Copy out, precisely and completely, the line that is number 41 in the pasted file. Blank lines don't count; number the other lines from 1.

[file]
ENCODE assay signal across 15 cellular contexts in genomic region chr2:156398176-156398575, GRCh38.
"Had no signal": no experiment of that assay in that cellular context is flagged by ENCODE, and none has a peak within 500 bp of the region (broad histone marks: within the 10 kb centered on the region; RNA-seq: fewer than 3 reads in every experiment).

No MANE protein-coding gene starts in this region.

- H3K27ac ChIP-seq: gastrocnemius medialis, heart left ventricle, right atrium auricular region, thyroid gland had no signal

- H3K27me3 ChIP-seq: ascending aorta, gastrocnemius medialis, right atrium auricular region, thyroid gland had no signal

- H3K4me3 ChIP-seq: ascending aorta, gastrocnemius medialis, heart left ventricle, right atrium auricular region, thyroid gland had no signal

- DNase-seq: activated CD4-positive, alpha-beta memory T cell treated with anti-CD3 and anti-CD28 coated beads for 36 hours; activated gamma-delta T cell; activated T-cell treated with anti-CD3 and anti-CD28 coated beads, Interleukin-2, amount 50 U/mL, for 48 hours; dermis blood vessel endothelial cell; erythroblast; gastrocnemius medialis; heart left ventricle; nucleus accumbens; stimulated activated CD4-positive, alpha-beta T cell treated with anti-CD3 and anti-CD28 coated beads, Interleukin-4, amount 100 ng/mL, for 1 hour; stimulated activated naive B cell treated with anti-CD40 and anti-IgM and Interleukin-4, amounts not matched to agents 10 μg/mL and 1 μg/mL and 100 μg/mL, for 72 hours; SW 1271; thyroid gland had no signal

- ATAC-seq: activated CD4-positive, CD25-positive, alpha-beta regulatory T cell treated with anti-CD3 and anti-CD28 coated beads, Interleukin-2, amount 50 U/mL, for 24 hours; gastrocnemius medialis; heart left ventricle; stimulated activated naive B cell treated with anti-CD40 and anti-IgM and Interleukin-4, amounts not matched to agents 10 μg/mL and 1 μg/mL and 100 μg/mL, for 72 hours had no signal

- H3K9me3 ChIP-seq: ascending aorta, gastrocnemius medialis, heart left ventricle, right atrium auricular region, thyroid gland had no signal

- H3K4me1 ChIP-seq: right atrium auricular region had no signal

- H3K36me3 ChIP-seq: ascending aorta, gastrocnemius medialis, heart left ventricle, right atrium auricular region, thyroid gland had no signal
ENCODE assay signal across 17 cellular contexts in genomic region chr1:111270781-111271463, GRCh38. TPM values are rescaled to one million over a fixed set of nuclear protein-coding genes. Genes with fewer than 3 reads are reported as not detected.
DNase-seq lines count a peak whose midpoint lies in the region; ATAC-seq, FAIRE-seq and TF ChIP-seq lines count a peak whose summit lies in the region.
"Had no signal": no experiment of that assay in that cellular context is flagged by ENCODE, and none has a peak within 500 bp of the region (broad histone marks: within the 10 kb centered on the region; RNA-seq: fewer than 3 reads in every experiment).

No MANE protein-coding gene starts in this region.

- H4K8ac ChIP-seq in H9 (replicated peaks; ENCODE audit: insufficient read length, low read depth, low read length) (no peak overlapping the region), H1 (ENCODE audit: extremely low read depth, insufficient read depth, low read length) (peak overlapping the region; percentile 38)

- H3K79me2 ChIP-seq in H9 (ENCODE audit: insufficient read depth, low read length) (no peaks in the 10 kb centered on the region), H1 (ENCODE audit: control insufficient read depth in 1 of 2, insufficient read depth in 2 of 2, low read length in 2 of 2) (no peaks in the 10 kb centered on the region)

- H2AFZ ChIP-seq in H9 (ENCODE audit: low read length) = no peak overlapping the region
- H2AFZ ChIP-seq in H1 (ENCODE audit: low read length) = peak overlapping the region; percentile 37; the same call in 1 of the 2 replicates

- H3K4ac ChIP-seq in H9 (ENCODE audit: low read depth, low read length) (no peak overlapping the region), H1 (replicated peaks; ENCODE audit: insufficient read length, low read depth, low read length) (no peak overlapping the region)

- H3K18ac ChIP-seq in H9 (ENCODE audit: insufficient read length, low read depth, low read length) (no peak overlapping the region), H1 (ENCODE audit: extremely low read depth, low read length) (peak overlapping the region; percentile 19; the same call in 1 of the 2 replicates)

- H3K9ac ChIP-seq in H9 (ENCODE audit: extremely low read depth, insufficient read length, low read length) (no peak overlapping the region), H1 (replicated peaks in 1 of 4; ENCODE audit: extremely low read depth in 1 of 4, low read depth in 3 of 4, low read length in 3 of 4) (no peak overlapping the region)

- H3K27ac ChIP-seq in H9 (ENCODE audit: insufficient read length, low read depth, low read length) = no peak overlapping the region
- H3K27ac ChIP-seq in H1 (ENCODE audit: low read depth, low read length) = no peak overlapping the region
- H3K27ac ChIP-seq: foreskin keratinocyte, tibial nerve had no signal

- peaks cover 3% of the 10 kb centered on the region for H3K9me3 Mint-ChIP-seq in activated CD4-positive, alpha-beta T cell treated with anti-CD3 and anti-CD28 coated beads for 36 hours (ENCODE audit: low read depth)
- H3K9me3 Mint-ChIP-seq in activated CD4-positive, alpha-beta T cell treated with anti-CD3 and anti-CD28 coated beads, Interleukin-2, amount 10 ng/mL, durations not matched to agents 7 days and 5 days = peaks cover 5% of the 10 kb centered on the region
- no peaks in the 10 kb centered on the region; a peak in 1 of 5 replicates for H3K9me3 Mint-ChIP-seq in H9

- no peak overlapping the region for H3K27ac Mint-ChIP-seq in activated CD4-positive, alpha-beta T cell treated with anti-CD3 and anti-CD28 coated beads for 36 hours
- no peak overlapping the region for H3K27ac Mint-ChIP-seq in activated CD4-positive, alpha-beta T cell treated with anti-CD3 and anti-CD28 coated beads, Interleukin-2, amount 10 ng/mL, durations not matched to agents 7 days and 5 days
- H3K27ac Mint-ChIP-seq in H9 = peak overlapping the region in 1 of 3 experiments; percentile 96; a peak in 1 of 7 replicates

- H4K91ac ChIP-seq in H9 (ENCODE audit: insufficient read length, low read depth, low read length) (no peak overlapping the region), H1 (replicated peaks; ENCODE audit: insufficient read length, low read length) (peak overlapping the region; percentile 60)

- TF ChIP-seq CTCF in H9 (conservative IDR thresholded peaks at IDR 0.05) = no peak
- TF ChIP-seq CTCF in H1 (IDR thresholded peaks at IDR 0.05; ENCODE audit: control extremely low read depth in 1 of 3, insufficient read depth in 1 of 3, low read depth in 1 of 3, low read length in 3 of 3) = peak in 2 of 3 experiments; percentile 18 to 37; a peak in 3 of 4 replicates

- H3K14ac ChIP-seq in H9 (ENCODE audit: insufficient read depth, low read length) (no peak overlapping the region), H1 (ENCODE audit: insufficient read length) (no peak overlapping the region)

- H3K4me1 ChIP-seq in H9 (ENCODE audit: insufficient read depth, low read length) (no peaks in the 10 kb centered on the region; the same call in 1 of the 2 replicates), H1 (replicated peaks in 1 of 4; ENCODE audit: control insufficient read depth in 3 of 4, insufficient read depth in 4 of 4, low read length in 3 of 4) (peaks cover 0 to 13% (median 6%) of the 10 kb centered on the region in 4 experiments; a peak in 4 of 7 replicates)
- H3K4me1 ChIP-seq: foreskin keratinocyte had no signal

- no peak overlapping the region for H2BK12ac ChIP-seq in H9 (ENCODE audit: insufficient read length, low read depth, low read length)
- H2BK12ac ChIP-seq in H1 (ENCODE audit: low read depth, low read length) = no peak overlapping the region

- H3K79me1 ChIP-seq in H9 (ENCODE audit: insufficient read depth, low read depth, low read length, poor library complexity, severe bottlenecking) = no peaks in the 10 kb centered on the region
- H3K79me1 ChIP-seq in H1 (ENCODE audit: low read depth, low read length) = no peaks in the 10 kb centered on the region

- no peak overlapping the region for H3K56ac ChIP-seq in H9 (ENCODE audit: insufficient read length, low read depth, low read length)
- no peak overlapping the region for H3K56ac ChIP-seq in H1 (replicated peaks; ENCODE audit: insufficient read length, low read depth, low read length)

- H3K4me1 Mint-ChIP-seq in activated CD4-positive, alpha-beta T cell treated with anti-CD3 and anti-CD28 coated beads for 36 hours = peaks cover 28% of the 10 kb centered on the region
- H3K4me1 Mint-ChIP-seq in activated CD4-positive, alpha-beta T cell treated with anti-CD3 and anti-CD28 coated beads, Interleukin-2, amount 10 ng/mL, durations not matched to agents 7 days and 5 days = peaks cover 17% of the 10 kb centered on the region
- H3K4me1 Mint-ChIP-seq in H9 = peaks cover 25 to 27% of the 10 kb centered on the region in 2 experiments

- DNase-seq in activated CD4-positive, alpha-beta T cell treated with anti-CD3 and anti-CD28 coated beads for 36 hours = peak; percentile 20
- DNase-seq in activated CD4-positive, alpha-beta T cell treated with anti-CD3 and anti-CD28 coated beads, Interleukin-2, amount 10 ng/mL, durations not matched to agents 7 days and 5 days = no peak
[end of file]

- H3K79me1 ChIP-seq in H1 (ENCODE audit: low read depth, low read length) = no peaks in the 10 kb centered on the region